50. 50. Standards – an old issue, e.g. engineering in 1850§  Buying nuts and bolts is easy today •  But in the 19th century it was very complicated!§  Nuts and bolts were custom made •  Products from different shops were incompatible •  Craftsmen liked the monopoly - Customers were ‘locked in’ !!§  In 1864 William Sellers initiated the standardization •  Mass production •  Get interchangeable parts •  Standardized way to make nuts and bolts§  Generally adopted only after WWII, though …. !!
  51. 51. Social engeneering51 The International Conference on Systems Biology (ICSB), 22-28 August, 2008 Susanna-Assunta Sansone www.ebi.ac.uk/net-project
  52. 52. Ownership of open standards can be problematic in broad, grass-root collaborations; it requires improved models, to encourage maintenance of and contributions to these efforts, supporting their evolutions52 The International Conference on Systems Biology (ICSB), 22-28 August, 2008 Susanna-Assunta Sansone www.ebi.ac.uk/net-project
  53. 53. The extensive community liaison needs to be managed and funded; rewards and incentives need to be identified for all contributors53 The International Conference on Systems Biology (ICSB), 22-28 August, 2008 Susanna-Assunta Sansone www.ebi.ac.uk/net-project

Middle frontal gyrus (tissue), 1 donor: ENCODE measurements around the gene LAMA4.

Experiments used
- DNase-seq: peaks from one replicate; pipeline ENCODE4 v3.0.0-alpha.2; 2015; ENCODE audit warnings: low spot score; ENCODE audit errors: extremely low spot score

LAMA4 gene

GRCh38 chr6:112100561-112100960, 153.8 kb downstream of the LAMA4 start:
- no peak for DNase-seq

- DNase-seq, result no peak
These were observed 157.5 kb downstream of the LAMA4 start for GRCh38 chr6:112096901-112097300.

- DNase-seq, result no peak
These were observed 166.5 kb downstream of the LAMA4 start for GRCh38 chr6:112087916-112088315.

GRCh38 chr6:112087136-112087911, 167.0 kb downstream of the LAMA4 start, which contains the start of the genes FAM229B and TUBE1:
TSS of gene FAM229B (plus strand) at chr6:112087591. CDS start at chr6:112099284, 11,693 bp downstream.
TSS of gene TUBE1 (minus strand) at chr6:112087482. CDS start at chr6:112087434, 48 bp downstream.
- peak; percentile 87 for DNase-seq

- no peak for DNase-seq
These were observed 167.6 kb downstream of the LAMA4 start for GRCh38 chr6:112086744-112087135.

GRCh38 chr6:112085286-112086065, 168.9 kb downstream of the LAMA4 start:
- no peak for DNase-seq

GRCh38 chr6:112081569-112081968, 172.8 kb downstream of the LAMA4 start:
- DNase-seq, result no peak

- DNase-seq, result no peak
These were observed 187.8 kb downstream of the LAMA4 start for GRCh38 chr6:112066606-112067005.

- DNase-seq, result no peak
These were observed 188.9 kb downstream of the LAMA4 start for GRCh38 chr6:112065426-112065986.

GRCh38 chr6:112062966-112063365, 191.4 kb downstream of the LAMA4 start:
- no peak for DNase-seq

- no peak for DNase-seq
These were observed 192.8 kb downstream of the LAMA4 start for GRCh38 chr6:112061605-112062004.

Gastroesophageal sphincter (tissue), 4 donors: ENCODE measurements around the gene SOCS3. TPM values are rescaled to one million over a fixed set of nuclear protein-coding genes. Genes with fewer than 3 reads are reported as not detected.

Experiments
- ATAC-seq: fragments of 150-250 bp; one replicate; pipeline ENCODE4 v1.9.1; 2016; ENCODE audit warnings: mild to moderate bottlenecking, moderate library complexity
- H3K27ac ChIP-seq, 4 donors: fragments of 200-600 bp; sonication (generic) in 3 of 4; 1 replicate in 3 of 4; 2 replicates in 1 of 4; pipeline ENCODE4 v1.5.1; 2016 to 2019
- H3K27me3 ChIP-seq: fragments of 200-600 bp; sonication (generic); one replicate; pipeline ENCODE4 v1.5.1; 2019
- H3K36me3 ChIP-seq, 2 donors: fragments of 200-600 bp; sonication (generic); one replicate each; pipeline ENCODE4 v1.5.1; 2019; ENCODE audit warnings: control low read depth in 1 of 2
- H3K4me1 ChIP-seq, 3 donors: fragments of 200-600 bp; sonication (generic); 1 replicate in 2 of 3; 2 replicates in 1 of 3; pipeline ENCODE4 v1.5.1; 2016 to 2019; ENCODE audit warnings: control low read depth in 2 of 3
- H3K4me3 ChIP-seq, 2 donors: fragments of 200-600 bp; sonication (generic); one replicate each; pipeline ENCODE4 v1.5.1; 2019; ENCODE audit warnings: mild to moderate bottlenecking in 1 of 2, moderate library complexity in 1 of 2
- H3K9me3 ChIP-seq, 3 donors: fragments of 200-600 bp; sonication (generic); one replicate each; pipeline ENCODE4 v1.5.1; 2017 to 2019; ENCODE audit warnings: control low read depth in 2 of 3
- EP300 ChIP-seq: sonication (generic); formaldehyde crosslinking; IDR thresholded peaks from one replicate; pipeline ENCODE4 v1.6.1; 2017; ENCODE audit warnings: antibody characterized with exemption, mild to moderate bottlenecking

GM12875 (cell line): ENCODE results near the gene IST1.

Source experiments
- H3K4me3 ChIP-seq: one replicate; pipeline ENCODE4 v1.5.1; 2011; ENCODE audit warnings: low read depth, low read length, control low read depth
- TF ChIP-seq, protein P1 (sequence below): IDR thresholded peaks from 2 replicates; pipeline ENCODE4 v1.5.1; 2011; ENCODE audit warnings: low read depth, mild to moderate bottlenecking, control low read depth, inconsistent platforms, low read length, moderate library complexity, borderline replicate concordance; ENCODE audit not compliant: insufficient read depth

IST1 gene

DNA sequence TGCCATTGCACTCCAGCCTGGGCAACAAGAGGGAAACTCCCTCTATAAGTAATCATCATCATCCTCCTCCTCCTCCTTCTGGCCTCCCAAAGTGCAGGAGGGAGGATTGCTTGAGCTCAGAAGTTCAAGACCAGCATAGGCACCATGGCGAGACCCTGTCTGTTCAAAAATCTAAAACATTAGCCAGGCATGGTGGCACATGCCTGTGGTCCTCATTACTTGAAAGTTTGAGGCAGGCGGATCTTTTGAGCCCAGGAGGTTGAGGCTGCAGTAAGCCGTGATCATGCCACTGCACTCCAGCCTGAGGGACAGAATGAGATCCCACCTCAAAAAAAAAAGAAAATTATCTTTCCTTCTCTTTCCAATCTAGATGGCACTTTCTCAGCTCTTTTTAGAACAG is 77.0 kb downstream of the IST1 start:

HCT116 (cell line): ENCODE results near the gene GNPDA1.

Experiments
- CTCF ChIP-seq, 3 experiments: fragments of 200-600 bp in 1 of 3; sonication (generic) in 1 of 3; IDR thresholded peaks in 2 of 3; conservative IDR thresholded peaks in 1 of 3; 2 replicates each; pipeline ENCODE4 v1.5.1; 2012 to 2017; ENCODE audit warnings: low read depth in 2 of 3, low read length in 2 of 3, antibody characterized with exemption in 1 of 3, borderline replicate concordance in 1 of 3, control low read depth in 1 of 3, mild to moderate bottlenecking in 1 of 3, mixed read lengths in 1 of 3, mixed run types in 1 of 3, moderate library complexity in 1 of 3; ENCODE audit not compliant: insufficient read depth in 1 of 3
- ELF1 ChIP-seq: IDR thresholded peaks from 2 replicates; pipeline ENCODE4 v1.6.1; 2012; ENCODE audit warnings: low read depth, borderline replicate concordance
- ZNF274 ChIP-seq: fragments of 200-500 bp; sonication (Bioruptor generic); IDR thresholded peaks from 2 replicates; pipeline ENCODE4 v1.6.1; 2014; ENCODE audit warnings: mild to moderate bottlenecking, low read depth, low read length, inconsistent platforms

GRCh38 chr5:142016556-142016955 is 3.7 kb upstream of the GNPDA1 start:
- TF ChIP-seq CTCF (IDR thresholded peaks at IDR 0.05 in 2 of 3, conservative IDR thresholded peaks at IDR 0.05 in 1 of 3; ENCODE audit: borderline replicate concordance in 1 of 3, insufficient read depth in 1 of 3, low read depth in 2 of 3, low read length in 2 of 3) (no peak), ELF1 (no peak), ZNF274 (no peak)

54. 54. The cost of implementing a standards-supported data sharing vision is as large as the number of stakeholders that must operate synchronously54 The International Conference on Systems Biology (ICSB), 22-28 August, 2008 Susanna-Assunta Sansone www.ebi.ac.uk/net-project
  55. 55. 1. Funders actively developing data policies§  Several data preservation, management and sharing policies have emerged in response to increased funding for omics domains§  Even if in general terms, standards are recognized as necessary ‘tools’ to unambiguously represent, describe and communicate research data
  56. 56. 2. Similar trend in the regulatory arena§  “… lack of standardized data affects CDER’s review processes by curtailing a reviewer’s ability to perform integral tasks such as rapid acquisition, storage, analysis......efficient management of a portfolio of standards projects will require coordinated efforts and clear roles for multiple participants within/outside FDA”
  57. 57. 3. Publishes have become strong advocators§  Continue to support the development of open standards and tools •  to support sharing of sufficiently well annotated datasets59 •  to enable comprehensible, reusable, www.ebi.ac.uk/net-project research reproducible The International Conference on Systems Biology (ICSB), 22-28 August, 2008 Susanna-Assunta Sansone
  58. 58. ….the rise of data-driven journals, e.g.: partnering with:
  59. 59. The rise of data-driven journals, e.g.: partnering with: